But she said that Mrs. Reagan has had a lot to do with helping "spread the word."
Carlton Turner said she did "a wonderful job" on the call-in show. "I didn't coach her at all. She handled things very nicely. In fact, I needed coaching from her."
In Ames, a small band of sign-carrying protesters calling themselves the Ames Peace Network, accompanied by another group seeking legalization of marijuana, NORML, met Mrs. Reagan as she arrived at the Welch Junior High School. She was there to tour a display of programs offered under an umbrella group called Youth and Shelter Services.
The protesters carried signs bearing such slogans as "Marie Antoinette had it coming." Another, held by a woman wearing a long gown and carrying a champagne glass, read "Cheese for the poor, champagne for the rich."
Inside the school, wearing a red and white three-piece Adolfo suit and red shoes, the first lady sampled hot dogs and sipped a Pepsi sold by the group to raise money to send about 50 children to the International Meeting of Recovering Chemically Dependent Youth in New York next month.
The agency also offered strawberry rhubarb pie, which, Mrs. Reagan said, "sounds as wholesome as Ames itself."
"But even in rural areas, drugs and alcohol are growing problems. There's just no place safe," she said, calling drug and alcohol abuse "the most democratic of all the problems we have."
Mrs. Reagan said programs like Youth and Shelter Services were providing essential aid to young abusers of the substances.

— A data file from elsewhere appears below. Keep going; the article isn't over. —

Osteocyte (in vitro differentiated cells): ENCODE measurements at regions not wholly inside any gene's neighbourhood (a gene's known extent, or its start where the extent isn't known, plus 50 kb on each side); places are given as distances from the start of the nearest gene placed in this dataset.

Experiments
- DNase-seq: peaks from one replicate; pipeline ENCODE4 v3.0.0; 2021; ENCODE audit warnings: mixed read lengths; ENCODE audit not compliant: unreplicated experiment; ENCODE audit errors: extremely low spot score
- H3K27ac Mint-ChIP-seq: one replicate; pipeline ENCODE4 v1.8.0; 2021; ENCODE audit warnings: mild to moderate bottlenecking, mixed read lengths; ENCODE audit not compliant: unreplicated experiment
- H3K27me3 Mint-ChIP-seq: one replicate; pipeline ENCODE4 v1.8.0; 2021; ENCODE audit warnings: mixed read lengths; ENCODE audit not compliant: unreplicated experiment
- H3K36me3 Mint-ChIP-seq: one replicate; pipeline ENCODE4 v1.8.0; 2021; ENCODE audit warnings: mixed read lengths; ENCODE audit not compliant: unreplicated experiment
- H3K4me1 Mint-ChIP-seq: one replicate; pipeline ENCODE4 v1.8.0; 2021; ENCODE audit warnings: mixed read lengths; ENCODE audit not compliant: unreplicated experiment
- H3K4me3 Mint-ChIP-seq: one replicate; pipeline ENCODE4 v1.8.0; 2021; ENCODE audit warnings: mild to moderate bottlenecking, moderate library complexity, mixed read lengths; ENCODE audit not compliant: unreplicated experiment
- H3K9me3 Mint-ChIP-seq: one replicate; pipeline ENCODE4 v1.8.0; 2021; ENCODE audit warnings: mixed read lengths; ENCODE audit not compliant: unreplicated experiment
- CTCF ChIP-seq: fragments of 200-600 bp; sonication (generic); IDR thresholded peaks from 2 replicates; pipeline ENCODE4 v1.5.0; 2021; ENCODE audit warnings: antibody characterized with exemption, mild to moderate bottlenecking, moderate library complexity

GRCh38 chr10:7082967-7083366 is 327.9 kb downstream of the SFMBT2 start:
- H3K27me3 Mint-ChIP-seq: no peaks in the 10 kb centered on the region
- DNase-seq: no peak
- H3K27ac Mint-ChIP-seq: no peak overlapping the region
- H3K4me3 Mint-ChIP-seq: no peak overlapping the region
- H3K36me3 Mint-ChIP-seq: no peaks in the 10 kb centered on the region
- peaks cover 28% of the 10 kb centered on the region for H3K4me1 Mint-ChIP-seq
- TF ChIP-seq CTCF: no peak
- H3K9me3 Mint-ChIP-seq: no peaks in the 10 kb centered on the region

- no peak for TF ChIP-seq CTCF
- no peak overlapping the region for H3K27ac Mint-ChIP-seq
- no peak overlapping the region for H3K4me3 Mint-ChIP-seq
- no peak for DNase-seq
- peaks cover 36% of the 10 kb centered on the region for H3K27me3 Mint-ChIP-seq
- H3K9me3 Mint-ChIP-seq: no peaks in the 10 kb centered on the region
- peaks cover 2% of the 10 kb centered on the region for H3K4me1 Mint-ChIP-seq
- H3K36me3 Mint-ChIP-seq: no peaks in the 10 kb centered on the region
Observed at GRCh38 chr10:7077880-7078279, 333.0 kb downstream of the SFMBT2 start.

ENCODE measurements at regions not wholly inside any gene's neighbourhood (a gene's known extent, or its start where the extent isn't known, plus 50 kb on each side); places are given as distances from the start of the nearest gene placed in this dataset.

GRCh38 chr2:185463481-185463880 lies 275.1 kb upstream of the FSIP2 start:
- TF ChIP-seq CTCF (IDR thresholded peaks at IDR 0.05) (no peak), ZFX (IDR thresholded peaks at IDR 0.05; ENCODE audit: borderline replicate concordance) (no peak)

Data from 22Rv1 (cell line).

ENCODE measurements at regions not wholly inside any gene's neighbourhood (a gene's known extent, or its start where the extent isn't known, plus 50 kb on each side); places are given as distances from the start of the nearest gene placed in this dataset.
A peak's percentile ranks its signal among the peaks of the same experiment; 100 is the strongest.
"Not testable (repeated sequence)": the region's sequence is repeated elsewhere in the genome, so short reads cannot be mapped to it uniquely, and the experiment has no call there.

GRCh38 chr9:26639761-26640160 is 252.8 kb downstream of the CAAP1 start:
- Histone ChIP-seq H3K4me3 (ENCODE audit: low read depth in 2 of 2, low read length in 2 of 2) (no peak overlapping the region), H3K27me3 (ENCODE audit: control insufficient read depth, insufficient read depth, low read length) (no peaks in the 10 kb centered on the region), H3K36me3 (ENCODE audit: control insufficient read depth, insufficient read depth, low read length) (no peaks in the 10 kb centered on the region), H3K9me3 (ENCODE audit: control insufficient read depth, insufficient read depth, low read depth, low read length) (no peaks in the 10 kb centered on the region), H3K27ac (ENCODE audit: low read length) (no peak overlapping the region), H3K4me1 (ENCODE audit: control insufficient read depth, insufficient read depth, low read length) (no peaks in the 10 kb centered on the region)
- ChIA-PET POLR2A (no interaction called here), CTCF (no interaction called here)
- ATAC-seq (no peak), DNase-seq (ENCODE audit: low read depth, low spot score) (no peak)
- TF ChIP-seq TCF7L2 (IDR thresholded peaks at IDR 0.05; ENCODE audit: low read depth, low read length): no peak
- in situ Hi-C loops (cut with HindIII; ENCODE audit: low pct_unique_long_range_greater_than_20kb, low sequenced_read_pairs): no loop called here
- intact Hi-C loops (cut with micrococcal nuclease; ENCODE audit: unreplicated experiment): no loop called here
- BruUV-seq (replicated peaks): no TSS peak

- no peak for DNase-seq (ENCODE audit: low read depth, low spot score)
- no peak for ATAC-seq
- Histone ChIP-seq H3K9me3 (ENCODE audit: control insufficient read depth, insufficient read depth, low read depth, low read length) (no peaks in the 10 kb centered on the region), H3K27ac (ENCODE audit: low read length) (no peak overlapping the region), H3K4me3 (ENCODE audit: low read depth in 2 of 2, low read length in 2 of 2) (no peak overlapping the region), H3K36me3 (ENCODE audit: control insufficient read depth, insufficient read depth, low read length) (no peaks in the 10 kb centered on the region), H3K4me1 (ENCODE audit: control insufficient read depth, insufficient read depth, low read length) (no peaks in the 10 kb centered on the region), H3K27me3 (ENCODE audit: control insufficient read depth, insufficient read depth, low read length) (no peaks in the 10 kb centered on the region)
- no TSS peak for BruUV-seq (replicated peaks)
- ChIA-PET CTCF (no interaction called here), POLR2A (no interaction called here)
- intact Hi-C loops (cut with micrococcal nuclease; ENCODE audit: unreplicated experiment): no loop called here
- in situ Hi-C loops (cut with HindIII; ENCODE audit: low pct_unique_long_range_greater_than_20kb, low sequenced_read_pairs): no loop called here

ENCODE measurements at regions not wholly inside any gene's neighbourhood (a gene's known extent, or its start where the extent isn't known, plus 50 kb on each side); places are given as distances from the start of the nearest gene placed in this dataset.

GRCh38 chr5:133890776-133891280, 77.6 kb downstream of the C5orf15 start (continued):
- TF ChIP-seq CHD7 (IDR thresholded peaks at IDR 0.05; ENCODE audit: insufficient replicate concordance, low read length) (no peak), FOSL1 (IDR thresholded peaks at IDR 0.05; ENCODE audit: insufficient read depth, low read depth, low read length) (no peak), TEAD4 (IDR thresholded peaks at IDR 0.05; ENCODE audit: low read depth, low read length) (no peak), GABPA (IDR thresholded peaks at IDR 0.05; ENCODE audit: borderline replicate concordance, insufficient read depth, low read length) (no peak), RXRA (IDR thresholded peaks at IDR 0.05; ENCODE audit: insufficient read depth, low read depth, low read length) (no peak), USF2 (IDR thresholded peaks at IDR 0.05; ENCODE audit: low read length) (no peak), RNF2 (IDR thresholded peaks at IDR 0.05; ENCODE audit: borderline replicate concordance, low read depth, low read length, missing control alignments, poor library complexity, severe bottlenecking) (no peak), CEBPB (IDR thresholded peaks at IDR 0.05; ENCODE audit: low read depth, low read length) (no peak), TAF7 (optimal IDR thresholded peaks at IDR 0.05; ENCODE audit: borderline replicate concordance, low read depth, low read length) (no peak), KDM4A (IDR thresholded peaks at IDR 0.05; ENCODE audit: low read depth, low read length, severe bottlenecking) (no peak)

"I'm so proud of these kids, I could just pop," she said. "If I lived here, I would be out there throwing kisses at the buses" as the youths leave for New York.
George Bellitsos, director of the program, said Mrs. Reagan's visit helped raise enough money to send 10 more people to the New York seminar.
Later, when she arrived at the University of Iowa in Iowa City, a small band of highly vocal protesters was there to meet her as she got out of her car. "Nice dress Nancy--10,000 bucks?" yelled one youth. Another called, "How would you like to eat garbage?" At the university, she observed a series of skits and took part in a group discussion that was part of a summer school training program for professionals and counselors in substance abuse.
At one point they drew her into something called a "circle of support," to illustrate the need for mutual involvement on all levels, in which about 20 persons crouched as if to sit on the lap of the person behind. If one fell, the whole circle would fall.
Mrs. Reagan took it in good stride and asked the man in front of her how much he weighed. He replied, "About 175 pounds." She said "okay." When Mrs. Reagan left, she walked grim-faced past the same group of protesters who had booed her arrival. They held signs that read "Your husband's policies are driving us to substance abuse" and "Recession breeds depression."
Later, aboard her Air Force jet en route to Dallas, she and her projects aide, Ann Wrobleski, demonstrated to others on her staff how the circle was done. "See," the first lady said, "you don't feel anyone's weight."
Mrs. Reagan's Iowa visit had been heralded by the president when he told corn growers in Des Moines that he was just the warm-up for the real star in the family. Recalling how vaudeville acts were scheduled, he said, "The feature act was always preceded by a lesser act, usually a trained animal act," he said. "Well, here I am."
Gov. Ray and his wife Billie were at the airport to meet the first lady when her plane arrived in Des Moines. Traveling with her were the wives of both of Iowa's senators, Barbara Grassley and Dee Jepsen. The White House said it was "just coincidental" that both Reagans visited Iowa in the same week. Barbara Bush also has been here recently, and her husband, the vice president, is due here soon.
Both Senate wives said reaction to the president's announcement that he has extended the current grain agreement for one year had been positive. "My husband's reaction was that it is the greatest farm speech he ever heard," said Dee Jepsen.
Barbara Grassley said she thought most people realized the president's economic program hasn't been "in place all that long."